ANDY MILLER’s View from Zerex
If you are a member of the Dinosaur clan and have thrown away your land line phone, be prepared to throw away your cell phone too. Every good newspaper piece can use a second lead – so – read on if you want to found a business guaranteed to make you richer than Mark Zuckerberg.
Actually I still have my land line; I very much enjoy talking with friends and my boys with clear reception guaranteed by actual wiring. I never answer it anymore of course; almost all calls come from far flung robots.
Now the robots are infecting our cell phones. After the first time one used a local 531prefix I called the number back to complain. The distraught woman on the other end told me her phone number had been hacked.
I’ll never get used to a phone ringing in my pocket. In our selectively loved past walking out your door cut you loose from the jingling phone. The first construction job site I had with a phone found the device inside our large toolbox, wired to the pole nearby. It was so cool to be able to call the lumberyard and get boards delivered, better even than pizza.
In a past so long ago it is murky, it took dialing only four numbers to get another Fraser Valley phone. All long distance calls, even to Granby, required calling the operator. I would sit in the Millers Inn library and listen to my Grandfather C.D. Miller carry on long conversations with the local operator before being patched through for the call he was actually making.
The junk phone call caused death of our land lines was tragic on many fronts. One lovely local senior, who passed away a few years ago, was a victim of these heartless machines and individuals. She lived in a rather complicated building where she did not really hear someone at the front door. The best way to pay a visit was to call her first. In those days she shared with us the excitement of hearing the phone ring, it meant a friend was reaching out.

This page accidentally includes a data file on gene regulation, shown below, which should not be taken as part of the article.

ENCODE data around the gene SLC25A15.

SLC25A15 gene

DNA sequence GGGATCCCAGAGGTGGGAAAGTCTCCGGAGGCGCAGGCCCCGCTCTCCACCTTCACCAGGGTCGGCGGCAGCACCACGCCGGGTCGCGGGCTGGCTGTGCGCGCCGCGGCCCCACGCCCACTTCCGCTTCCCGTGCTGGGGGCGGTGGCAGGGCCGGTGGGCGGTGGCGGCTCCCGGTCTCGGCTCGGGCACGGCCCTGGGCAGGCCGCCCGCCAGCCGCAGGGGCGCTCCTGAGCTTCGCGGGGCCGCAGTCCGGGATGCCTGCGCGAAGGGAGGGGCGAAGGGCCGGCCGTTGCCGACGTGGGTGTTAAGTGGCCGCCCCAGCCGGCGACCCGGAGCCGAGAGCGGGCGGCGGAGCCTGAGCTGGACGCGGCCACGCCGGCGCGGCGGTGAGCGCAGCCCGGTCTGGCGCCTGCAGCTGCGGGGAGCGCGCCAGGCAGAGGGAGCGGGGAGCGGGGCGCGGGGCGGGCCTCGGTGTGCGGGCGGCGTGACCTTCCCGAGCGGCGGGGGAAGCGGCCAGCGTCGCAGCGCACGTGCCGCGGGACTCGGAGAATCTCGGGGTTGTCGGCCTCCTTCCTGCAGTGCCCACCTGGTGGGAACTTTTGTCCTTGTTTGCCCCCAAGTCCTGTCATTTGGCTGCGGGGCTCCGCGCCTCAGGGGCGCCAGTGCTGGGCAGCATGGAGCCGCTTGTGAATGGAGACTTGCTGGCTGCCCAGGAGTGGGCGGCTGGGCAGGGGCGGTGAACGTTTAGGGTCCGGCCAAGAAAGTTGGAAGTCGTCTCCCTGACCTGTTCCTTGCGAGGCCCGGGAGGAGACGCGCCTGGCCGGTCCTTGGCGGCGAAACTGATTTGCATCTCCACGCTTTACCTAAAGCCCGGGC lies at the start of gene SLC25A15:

Slowly but surely this elder friend began to have the same reaction common to all of us to a ringing phone which nearly always resulted in the infuriating sales pitch. She finally quit answering her phone, creating one more barrier between a single person living alone and the world she was for so long enthusiastically engaged in.
What are your options after throwing away your cell? Perhaps a pair of tin cans and a string? This option will certainly severely limit the size of our contact list.
How then to solve this problem and make a fortune large enough to found your own space travel company? I met a man recently who was formerly in charge of phone security for the White House. He says we have the technology to block unwanted calls despite what I have been told during my always enjoyable discussions with my phone service providers.
If you found a phone company which employs admittedly complicated but obtainable technology and then promise your subscribers they will no longer receive calls from foreign robots, you’ll have the best product since skis shaped like snowboards hit local shops a number of years ago.
I’m not in favor of the death penalty, unless our legislators choose to make this the sentence for those who own companies which produce robo-call machines.
It is time for us to take our phones back. Or maybe life would be better with a pair of cans and some kite string.